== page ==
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Weedless Tactics to Attack Bass in Thick Cover

Hook more fish and less vegetation with the right lures and rigs.

Weedless Tactics to Attack Bass in Thick Cover
A large, Texas-rigged ribbon-tail or speed worm is capable of punching through thick mats of vegetation and getting to bass that lurk below. (Photo by Alan Clemons)

In a scorching summer day at Florida’s Bienville Outdoors, veteran pro angler Bernie Schultz and I scoured large swaths of water blanketed by cabbage, hydrilla and other aquatic vegetation with various plastics and topwater frogs, hoping to find bass hidden in the greenery.

A big largemouth missed my frog, but not the 10-inch Texas-rigged worm I pitched as a follow-up. The healthy 7-pounder that emerged from the vegetation moments later helped us narrow the target zone and lure choices to steadily catch more than 40 bass over the next few hours.

When summer temperatures climb and aquatic plant life becomes dense, it’s hard to beat a Texas-rigged worm, craw or tube. Add a topwater frog to cover more area, and you have a potent combination for mid- to late-summer bass.

bass fishing reels and lures
Buzzbaits fished across the top of submerged vegetation can be deadly. (Photo by Alan Clemons)

SIFTING THROUGH SALAD

Aquatic vegetation comes in many forms. While their traits may differ, they all provide bass with shade, cooler water temps and ambush opportunities. They also attract forage and provide a sense of security for baitfish.

The downside, however, is that fishing vast stretches of vegetation can prove overwhelming. You can tell yourself to just pick a spot and get to work, but where do you begin? Lily pads in shallow pockets? Deeper water with eelgrass or hydrilla? Decaying slop on the main channel, or thick gator weed under shoreline shade? The key to a good start is to identify where the forage is and go from there.

GETTING RIGGED

Fishing effectively in seemingly impenetrable mats of weeds and grasses hinges on proper rigging. For starters, your lure must either punch through the vegetation, float over it or swim across it without the hook fouling constantly. Texas-rigging soft plastics remains a top method. A 4/0 or 5/0 straight-shank hook works well with worms, tubes and creature baits (some anglers prefer an extra-wide-gap hook), especially when tied with a snell knot for improved hookups. Use a 3/4- to 1-ounce bullet weight and a bobber stop to secure it and create a compact presentation that gets through the thick stuff with ease.

Fishing a topwater frog is another recommended approach. It’s been my go-to for years because it lets me cover lots of water at a faster pace. I fish it on straight 50-pound braid and attach it with a Palomar knot, leaving a 1/4- to 1/2-inch tag that won’t matter to the fish but will prevent the knot from slipping and coming undone.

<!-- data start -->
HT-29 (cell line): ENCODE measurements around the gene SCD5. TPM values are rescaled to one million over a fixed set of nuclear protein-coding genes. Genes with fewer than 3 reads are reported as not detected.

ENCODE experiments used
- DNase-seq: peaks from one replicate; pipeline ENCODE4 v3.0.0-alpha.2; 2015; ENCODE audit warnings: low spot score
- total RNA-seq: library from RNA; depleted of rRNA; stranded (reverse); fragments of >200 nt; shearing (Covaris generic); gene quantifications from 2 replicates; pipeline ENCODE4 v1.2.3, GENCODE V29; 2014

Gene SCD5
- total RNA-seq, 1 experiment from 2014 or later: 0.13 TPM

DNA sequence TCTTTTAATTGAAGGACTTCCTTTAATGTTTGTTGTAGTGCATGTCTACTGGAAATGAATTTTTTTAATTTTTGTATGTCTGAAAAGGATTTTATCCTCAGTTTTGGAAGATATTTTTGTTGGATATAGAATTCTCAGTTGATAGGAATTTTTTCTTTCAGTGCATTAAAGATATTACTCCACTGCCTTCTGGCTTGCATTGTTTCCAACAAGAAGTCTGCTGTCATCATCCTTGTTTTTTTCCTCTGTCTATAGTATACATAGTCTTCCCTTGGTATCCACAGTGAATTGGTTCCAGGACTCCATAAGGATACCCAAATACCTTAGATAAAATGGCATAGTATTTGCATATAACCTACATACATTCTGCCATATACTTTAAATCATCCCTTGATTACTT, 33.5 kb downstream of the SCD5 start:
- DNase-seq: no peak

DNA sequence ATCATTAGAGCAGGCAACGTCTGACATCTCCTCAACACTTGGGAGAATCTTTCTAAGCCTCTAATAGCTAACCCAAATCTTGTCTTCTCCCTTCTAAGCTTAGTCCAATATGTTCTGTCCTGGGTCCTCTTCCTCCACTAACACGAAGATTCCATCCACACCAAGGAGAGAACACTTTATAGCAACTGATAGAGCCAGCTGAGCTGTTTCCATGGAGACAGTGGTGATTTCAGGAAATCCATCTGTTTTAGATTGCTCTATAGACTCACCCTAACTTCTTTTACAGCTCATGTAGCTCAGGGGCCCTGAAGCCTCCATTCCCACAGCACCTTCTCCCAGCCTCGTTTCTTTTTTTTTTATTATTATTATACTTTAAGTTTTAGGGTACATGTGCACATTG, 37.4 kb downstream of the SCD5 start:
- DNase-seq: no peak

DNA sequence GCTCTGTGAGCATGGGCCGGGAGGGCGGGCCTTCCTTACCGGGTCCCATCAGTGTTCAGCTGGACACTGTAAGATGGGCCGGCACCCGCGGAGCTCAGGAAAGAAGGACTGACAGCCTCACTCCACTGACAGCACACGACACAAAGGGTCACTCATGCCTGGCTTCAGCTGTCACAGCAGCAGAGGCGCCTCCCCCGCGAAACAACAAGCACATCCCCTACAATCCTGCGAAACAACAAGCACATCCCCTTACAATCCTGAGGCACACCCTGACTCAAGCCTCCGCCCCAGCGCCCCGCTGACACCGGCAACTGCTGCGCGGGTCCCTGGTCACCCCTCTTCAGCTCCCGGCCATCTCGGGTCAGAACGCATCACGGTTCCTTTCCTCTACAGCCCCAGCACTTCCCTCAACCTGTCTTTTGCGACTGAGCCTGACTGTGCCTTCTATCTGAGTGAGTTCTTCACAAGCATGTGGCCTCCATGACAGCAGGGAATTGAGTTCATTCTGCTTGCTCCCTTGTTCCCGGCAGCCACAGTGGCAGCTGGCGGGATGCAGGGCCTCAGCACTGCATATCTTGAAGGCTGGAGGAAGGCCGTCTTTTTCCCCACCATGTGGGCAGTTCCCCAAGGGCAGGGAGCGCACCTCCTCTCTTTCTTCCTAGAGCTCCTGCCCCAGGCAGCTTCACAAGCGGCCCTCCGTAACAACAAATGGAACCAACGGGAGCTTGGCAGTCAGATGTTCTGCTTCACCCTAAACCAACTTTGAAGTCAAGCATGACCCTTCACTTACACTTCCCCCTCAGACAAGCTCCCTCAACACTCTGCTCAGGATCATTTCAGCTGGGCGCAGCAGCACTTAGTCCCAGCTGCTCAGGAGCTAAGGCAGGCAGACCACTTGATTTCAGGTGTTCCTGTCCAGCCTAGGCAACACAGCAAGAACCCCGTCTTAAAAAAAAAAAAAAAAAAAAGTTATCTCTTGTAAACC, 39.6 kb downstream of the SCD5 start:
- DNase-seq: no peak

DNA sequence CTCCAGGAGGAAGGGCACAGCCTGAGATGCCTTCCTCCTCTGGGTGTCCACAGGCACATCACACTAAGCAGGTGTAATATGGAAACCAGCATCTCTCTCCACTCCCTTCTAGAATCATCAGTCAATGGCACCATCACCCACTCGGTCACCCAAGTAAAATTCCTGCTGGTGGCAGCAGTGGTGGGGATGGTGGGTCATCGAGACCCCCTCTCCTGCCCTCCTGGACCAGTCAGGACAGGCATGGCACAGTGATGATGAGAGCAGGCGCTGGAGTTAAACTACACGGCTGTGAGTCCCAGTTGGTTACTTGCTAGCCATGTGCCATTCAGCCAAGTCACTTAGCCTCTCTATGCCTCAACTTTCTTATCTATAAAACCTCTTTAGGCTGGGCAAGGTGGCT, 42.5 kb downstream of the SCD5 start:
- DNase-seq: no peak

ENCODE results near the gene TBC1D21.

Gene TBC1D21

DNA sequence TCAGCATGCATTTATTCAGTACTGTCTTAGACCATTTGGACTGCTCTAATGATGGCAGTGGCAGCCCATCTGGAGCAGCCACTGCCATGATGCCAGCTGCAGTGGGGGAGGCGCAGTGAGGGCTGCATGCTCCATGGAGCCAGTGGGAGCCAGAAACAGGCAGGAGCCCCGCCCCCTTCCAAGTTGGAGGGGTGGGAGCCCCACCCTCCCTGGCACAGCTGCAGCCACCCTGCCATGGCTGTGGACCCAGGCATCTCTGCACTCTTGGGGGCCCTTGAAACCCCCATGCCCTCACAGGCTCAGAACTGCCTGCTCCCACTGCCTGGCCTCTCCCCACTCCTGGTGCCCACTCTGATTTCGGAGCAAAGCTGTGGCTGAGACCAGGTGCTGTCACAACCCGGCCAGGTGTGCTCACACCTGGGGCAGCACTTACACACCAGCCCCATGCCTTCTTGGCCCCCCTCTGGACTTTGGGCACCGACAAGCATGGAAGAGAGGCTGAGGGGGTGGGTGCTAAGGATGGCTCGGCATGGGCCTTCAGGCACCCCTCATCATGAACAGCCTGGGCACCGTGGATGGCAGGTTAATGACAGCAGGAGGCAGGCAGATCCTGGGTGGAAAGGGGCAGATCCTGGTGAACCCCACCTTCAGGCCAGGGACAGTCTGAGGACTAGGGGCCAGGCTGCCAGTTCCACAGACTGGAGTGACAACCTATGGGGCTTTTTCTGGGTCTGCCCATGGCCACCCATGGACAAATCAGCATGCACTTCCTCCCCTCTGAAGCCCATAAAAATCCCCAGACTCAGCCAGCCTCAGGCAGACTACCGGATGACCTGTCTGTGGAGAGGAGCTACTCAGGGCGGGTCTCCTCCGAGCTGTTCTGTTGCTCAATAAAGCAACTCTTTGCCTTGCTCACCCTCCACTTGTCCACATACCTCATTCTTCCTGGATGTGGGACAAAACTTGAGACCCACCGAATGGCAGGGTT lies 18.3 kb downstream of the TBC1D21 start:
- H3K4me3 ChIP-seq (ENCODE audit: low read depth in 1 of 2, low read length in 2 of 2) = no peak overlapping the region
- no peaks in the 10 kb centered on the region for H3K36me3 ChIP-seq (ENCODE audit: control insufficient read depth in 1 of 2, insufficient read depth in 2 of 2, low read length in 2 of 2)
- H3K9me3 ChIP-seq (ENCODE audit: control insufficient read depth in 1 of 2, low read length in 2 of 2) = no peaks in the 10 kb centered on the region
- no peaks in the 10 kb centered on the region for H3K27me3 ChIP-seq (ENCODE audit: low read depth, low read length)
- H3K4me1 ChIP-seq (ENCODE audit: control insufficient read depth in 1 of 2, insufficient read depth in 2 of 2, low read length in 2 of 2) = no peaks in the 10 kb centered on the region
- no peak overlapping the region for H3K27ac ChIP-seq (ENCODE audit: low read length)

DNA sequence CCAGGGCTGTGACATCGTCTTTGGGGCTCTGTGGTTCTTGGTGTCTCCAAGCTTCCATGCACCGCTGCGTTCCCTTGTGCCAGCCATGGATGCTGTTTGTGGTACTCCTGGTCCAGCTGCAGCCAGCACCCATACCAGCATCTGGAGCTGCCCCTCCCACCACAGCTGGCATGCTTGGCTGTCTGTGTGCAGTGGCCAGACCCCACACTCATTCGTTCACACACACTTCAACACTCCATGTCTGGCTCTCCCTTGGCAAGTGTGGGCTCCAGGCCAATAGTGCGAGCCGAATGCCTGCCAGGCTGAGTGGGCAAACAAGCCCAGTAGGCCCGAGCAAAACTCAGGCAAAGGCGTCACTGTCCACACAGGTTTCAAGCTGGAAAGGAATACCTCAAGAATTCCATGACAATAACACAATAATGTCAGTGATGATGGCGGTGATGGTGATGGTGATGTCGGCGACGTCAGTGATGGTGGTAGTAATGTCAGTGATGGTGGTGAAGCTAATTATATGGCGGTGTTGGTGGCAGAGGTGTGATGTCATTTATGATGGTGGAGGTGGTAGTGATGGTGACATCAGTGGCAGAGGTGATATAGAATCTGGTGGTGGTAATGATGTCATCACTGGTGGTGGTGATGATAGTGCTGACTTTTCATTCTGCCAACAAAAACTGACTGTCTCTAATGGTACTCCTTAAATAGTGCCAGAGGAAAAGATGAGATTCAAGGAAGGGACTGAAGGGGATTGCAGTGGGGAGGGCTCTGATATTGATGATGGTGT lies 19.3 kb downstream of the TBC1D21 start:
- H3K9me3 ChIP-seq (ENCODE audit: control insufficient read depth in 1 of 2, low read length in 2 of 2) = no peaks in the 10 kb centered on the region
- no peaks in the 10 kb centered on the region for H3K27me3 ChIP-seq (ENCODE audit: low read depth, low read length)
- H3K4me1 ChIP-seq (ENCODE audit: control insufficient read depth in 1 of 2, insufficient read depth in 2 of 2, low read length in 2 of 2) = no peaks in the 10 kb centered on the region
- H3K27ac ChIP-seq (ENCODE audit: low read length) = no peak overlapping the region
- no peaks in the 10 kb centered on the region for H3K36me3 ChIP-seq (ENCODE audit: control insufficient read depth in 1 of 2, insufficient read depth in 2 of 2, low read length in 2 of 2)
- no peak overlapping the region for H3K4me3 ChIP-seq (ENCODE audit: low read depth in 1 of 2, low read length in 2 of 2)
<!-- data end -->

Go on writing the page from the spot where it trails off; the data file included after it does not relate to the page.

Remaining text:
I use 50-pound or heavier braid whenever I target bass in heavy vegetation. Hydrilla, cabbage, milfoil, lily pads, eelgrass, hyacinths, reeds and cattails will all chafe nylon mono and fluorocarbon. Yes, fluoro is the least visible line option, and in clear-water situations it may produce more bites, but braid doesn’t stretch, has superior strength and withstands abrasion considerably better, so it’s unrivaled for plucking bass from the slaw.

LURE SELECTION

  • From today’s vast array of baits, you can create a box with a handful of items that work in almost any lake in the South.

A 4- or 4 1/2-inch tube that mimics a bluegill often spurs big bites. In fact, one late-summer trick when decaying slop forms a 2- to 3-inch-thick canopy is to bump the bottom of the mat with the bait, as bluegills often eat bugs and small minnows on the underside of decaying vegetation. Pitch a Texas-rigged tube (or beaver-style bait) with a 1-ounce weight through the mat, then lift until you make contact with the bottom of it. Bump, let the bait fall a few inches, then bump again to imitate a feeding bluegill.

A slithery ribbon-tail worm or a buzz worm (aka speed worm), which produces a thumping action with its tail, are other killer options for easily navigating through or over vegetation. For lakes with giant bass, Zoom’s 10-inch Ol’ Monster or 8-inch Big Dead Ringer are great picks, as are topwater frogs like SPRO’s Bronzeye King Daddy, which has a giant profile and sports beefy 6/0 Gamakatsu EWG hooks. Walk the frog around docks and slide it over mats. If you miss a strike, quickly throw the faux amphibian back to the same area and be ready.

To fish lily pads or vegetation 4 to 5 inches below the surface, consider a white or chartreuse buzzbait to imitate shad (opt for a black one on cloudy days). A Big Bite Baits Tour Toad or similar lure that combines a buzzbait and a plastic frog can trigger some explosive strikes, too.

Color selection for soft plastics is simple. Start with black/blue, junebug, redbug, watermelon and green pumpkin. For tubes, add white and shad colorations. For hollow-bodied frogs, you can opt for colors that match the surroundings, but chartreuse, black and white are time-proven choices.

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  • This article was featured in the June-July 2024 West edition of Game & Fish magazine. Click to subscribe.



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